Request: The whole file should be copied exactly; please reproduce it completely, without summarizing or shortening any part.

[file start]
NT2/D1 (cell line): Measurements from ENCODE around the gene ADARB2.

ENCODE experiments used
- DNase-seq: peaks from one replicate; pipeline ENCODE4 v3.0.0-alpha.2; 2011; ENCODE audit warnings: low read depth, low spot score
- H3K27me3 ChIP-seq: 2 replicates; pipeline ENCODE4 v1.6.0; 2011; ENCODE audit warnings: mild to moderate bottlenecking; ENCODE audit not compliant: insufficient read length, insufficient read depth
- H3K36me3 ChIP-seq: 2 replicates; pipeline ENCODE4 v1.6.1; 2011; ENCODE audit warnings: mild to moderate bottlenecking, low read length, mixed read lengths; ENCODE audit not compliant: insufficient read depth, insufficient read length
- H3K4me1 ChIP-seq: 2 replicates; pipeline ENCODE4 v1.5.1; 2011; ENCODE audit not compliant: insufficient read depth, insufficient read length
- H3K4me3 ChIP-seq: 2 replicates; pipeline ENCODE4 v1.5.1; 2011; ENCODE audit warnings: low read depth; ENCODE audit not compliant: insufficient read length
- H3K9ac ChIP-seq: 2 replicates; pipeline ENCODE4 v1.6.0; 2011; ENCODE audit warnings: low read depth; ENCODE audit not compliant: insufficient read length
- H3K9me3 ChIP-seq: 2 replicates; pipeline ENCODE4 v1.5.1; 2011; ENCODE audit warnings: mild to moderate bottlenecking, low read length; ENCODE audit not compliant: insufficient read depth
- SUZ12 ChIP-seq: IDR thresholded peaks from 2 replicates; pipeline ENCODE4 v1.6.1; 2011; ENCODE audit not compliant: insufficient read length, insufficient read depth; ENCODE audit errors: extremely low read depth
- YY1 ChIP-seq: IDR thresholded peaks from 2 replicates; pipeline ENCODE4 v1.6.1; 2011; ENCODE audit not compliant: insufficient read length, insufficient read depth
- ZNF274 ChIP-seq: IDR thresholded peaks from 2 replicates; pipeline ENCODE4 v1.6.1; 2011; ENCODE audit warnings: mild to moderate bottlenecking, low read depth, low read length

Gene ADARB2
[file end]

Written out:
NT2/D1 (cell line): Measurements from ENCODE around the gene ADARB2.

ENCODE experiments used
- DNase-seq: peaks from one replicate; pipeline ENCODE4 v3.0.0-alpha.2; 2011; ENCODE audit warnings: low read depth, low spot score
- H3K27me3 ChIP-seq: 2 replicates; pipeline ENCODE4 v1.6.0; 2011; ENCODE audit warnings: mild to moderate bottlenecking; ENCODE audit not compliant: insufficient read length, insufficient read depth
- H3K36me3 ChIP-seq: 2 replicates; pipeline ENCODE4 v1.6.1; 2011; ENCODE audit warnings: mild to moderate bottlenecking, low read length, mixed read lengths; ENCODE audit not compliant: insufficient read depth, insufficient read length
- H3K4me1 ChIP-seq: 2 replicates; pipeline ENCODE4 v1.5.1; 2011; ENCODE audit not compliant: insufficient read depth, insufficient read length
- H3K4me3 ChIP-seq: 2 replicates; pipeline ENCODE4 v1.5.1; 2011; ENCODE audit warnings: low read depth; ENCODE audit not compliant: insufficient read length
- H3K9ac ChIP-seq: 2 replicates; pipeline ENCODE4 v1.6.0; 2011; ENCODE audit warnings: low read depth; ENCODE audit not compliant: insufficient read length
- H3K9me3 ChIP-seq: 2 replicates; pipeline ENCODE4 v1.5.1; 2011; ENCODE audit warnings: mild to moderate bottlenecking, low read length; ENCODE audit not compliant: insufficient read depth
- SUZ12 ChIP-seq: IDR thresholded peaks from 2 replicates; pipeline ENCODE4 v1.6.1; 2011; ENCODE audit not compliant: insufficient read length, insufficient read depth; ENCODE audit errors: extremely low read depth
- YY1 ChIP-seq: IDR thresholded peaks from 2 replicates; pipeline ENCODE4 v1.6.1; 2011; ENCODE audit not compliant: insufficient read length, insufficient read depth
- ZNF274 ChIP-seq: IDR thresholded peaks from 2 replicates; pipeline ENCODE4 v1.6.1; 2011; ENCODE audit warnings: mild to moderate bottlenecking, low read depth, low read length

Gene ADARB2